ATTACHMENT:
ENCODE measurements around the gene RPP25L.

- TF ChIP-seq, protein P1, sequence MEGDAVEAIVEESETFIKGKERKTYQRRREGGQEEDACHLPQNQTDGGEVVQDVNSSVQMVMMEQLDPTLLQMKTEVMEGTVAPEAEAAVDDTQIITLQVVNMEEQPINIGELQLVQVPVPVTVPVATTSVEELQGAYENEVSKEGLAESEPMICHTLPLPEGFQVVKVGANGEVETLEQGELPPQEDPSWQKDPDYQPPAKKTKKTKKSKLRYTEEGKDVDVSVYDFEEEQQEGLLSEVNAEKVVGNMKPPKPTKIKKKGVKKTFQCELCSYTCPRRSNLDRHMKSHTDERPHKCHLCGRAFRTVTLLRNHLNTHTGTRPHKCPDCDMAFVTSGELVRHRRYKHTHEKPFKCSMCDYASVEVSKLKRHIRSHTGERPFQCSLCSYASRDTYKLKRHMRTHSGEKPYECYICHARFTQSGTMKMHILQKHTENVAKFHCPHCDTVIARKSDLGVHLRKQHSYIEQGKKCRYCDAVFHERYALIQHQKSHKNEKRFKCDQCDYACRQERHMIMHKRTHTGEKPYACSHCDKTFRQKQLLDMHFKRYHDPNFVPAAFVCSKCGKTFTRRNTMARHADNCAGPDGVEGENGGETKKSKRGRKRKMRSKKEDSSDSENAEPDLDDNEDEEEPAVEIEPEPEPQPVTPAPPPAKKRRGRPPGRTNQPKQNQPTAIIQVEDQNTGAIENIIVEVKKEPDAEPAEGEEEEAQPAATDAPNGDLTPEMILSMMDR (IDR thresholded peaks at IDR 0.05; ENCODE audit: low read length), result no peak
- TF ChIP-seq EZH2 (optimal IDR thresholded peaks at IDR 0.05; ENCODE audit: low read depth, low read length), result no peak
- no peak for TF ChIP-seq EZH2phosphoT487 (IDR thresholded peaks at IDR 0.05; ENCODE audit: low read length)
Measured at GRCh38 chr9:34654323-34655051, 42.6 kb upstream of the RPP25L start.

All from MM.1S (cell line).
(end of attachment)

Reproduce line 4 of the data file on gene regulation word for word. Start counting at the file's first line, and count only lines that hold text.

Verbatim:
- no peak for TF ChIP-seq EZH2phosphoT487 (IDR thresholded peaks at IDR 0.05; ENCODE audit: low read length)